Why you can’t just do it, and what to do instead
When I was writing my PhD I didn’t have bad weeks. I had bad months. The kind when each day you wake up thinking, “Today I will actually do the thing” and then you… don’t. Somehow the day ticks by and then it’s 11 pm and you still haven’t done the thing and it feels like you might as well go to bed and start over tomorrow, but already you have a sinking horrible sense that you won’t do it then either. And lo, the cycle repeats.
Several years ago, I was on an academic fellowship and pretty sure I was failing at it.
I’d envisioned myself getting to my office early every day, spending several hours virtuously writing, and then knocking off at 3 p.m. for a run. Instead, I was lying awake all night agonising over everything I’d said that day, sleeping until 11, and rolling into my office just in time for lunch.
By the time I got to my desk at around 2, I’d be drowning in self-recrimination. My office — this hard-won space I’d been so excited to occupy — now felt…
We don’t give up on our goals because we feel bad. We give up because of what we think feeling bad means. Here’s how to think differently.
Let’s say there’s a task that’s really important to you, but somehow you can’t seem to work on it. You’ve tried a lot of solutions, but nothing seems to help.
Then one day, you stumble across something that seems like it could actually make a difference. Maybe it’s my post on internal resistance. Maybe it’s someone else’s writing or podcast or whatever.
When this happens, we start to feel a tiny bit of…
Just because it’s not good at steering or navigating doesn’t mean you need to leave it by the side of the road.
Lately I’ve noticed my women clients saying things like “I know that’s just my ego talking” or “I know I shouldn’t care about the compliment, because that’s just ego…”.
And I get the impulse, because I share it. I’ve experienced first hand how unrewarding ego-driven accomplishment becomes in the long run, so I get why my overachieving clients are concerned about letting their egos steer. …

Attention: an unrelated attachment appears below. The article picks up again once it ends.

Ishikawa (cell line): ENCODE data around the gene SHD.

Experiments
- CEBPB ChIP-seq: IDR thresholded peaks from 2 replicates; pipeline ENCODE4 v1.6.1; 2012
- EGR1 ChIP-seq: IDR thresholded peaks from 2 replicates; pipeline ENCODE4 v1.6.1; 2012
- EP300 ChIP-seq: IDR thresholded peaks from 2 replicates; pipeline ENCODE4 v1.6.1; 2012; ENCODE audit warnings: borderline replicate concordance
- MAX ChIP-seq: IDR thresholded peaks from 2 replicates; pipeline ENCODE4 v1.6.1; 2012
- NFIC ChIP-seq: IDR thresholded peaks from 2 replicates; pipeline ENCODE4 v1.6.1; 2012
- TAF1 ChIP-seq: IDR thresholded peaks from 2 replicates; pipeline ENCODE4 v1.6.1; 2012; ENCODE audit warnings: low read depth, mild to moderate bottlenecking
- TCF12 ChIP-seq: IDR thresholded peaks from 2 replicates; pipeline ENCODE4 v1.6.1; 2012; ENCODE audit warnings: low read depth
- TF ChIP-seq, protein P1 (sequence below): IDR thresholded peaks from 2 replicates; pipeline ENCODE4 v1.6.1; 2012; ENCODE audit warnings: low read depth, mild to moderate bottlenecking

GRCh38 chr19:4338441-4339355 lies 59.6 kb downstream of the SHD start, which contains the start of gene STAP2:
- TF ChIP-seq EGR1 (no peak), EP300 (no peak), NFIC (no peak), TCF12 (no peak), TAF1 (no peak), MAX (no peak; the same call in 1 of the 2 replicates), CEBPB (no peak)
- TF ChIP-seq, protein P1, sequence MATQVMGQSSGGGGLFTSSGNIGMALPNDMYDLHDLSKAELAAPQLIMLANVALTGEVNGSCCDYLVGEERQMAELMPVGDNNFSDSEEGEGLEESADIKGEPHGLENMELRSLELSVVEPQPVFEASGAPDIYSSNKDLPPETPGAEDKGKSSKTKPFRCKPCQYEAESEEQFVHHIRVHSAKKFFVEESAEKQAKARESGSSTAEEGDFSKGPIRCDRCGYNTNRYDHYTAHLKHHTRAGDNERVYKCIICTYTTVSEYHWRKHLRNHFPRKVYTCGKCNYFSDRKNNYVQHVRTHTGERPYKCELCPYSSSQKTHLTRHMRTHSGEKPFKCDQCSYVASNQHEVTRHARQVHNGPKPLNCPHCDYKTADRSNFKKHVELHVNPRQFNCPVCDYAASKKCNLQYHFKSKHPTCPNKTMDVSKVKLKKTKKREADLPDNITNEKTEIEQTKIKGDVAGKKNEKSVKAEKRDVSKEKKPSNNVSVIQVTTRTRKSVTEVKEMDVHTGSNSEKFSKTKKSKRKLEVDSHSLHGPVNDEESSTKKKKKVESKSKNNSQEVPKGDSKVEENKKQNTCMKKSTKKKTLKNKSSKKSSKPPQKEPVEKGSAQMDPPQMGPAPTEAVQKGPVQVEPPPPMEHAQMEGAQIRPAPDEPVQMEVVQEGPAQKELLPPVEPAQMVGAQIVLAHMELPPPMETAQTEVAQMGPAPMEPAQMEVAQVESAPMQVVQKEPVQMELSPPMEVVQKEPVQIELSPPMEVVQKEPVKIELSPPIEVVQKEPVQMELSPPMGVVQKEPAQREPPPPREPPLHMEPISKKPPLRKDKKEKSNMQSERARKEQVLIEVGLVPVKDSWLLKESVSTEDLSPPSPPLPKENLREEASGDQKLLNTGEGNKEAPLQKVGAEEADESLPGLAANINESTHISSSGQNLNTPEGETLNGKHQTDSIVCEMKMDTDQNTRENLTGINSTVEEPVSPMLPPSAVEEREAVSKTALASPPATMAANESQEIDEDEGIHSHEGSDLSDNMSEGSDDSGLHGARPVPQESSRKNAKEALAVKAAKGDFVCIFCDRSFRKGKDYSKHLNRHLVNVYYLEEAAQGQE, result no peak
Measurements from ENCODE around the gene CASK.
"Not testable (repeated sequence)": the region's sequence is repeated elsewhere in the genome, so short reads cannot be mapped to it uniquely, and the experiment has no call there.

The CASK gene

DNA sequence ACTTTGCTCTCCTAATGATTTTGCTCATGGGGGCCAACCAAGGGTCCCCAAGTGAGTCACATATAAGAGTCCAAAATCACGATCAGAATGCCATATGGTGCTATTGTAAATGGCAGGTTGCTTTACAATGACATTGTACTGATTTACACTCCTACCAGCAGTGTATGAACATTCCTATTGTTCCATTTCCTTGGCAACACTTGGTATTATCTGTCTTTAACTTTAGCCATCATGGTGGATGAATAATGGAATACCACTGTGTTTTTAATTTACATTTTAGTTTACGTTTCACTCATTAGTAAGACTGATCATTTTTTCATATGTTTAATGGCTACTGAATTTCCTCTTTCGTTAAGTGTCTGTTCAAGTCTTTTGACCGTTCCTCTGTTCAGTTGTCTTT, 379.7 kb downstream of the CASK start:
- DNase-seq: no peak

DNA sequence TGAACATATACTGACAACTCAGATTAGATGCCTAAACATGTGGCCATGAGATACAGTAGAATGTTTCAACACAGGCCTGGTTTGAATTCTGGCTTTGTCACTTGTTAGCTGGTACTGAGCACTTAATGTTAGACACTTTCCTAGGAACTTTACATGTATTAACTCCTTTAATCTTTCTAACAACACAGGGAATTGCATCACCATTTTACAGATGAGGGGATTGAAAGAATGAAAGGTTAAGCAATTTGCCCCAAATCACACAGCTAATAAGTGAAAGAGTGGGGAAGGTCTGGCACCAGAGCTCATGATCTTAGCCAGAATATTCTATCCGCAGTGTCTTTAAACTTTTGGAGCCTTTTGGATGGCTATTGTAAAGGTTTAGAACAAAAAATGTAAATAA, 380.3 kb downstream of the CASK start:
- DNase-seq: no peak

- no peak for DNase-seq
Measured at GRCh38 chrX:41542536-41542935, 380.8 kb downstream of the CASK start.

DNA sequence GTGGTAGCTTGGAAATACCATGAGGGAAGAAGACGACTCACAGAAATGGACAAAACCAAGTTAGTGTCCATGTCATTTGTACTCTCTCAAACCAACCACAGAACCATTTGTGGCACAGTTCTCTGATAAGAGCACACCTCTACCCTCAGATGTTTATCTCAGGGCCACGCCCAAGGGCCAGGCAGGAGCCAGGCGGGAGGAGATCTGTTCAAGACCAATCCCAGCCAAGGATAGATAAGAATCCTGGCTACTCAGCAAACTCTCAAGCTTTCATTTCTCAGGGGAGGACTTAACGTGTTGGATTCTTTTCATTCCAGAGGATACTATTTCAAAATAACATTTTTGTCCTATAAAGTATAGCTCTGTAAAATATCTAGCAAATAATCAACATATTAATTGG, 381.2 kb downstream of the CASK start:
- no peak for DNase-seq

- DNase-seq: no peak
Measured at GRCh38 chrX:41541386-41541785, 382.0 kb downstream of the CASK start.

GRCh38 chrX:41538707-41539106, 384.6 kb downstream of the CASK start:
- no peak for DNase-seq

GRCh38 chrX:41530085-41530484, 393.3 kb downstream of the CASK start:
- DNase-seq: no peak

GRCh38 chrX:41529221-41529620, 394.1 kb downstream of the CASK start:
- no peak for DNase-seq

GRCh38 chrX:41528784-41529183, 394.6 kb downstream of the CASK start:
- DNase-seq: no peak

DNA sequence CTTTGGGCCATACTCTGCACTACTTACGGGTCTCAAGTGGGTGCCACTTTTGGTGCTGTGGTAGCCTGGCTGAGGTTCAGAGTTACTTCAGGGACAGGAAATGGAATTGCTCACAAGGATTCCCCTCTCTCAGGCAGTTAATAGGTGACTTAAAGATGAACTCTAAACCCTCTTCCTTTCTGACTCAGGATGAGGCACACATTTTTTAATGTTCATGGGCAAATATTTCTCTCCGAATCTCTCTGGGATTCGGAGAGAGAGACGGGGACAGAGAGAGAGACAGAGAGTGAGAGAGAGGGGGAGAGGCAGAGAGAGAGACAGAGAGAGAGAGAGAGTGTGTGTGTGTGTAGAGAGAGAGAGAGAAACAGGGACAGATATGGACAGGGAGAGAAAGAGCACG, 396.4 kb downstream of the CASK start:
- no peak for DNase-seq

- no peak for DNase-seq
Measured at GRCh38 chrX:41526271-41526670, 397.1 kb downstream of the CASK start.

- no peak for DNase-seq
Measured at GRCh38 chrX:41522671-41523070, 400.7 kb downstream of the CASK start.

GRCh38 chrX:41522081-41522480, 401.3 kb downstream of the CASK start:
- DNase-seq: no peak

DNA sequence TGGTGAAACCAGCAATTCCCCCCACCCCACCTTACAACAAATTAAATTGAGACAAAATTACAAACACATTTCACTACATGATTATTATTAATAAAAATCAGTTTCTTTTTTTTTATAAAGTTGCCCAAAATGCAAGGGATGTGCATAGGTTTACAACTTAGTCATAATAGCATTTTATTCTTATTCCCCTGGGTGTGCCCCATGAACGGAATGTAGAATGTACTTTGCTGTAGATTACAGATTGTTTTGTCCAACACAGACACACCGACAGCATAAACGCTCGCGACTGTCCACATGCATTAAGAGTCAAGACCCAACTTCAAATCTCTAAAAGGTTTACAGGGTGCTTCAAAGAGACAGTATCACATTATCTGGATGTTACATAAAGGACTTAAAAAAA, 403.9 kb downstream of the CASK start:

Everything we value in the lives we currently have rests in part on past bad decisions.
Is there anyone who doesn’t have a time or phase of their lives they regret? Something that they can’t quite forgive themselves for?
For me and many women I know, it’s stuff from our chaotic late teens and early 20s. A lot of us came into adulthood like an asteroid entering the atmosphere, burning up our own selves and everything in our path. …
There’s a quote that makes the rounds on social media that asks something like, “Remember when you desperately wanted to be where you are right now?”
Although I get the point, I always found this question annoying. The implication seemed to be that as soon as we notice that we’ve gotten where we were trying to go, we will automatically know how to find the destination satisfying.
Maybe that works for some people, but to me it was more like a restatement of the problem than a solution. Like: yes, I thought being an academic and publishing books would make…
How do we measure the value of individual growth and aspiration in a moment of mass collective crisis?
By personal development, I don’t mean self-care or seeking support for your mental health. I think the point of those in the present is pretty obvious. Who couldn’t use some help just maintaining the status quo right now?
But unlike self-care or therapy, personal development is fundamentally aspirational. It’s not about making the status quo survivable; it’s about taking big leaps into something else or something more. For one person, it might mean going to a meditation retreat, for someone else it…
The best life coaches teach clients to accept the full range of human emotion. So why do we all show up with the same relentlessly positive tone?
The tone of the mindset-coaching world is relentlessly upbeat. Which seems to make sense, given that mindset coaching promises to give you power over how you experience the world. Why would someone promise that they can help you feel better, and then turn around and also tell you that they feel fucking terrible? It wouldn’t exactly be good advertising.
But it’s actually a bit more complicated than that. In general mindset-coaching tools enable…
Because we could all use a reminder that dark times eventually end
The first time I did something to mark the winter solstice, I wrote down everything I wanted to leave behind in 2016 on little sticky notes and burned them in my cast iron skillet. (This destroyed the skillet, by the way — definitely do NOT do that.) I am not a religious or spiritual person so I felt a bit awkward setting this up. Like I was playing Druid or something.
But living where it gets dark at 3:30 pm in December taught me to love the winter…
Here’s what to do instead
Most of us believe some version of the expression, “you catch more flies with honey” when it comes to other people.
We wouldn’t try to get a kid to work harder in school by telling them they’re stupid. We wouldn’t train a dog with smacks instead of treats. If we wanted someone to take on a project, we wouldn’t start by reminding them of all the ways they’ve failed at similar things in the past.
But when it comes to the inside of our own heads, this knowledge goes right out the fucking window. Because…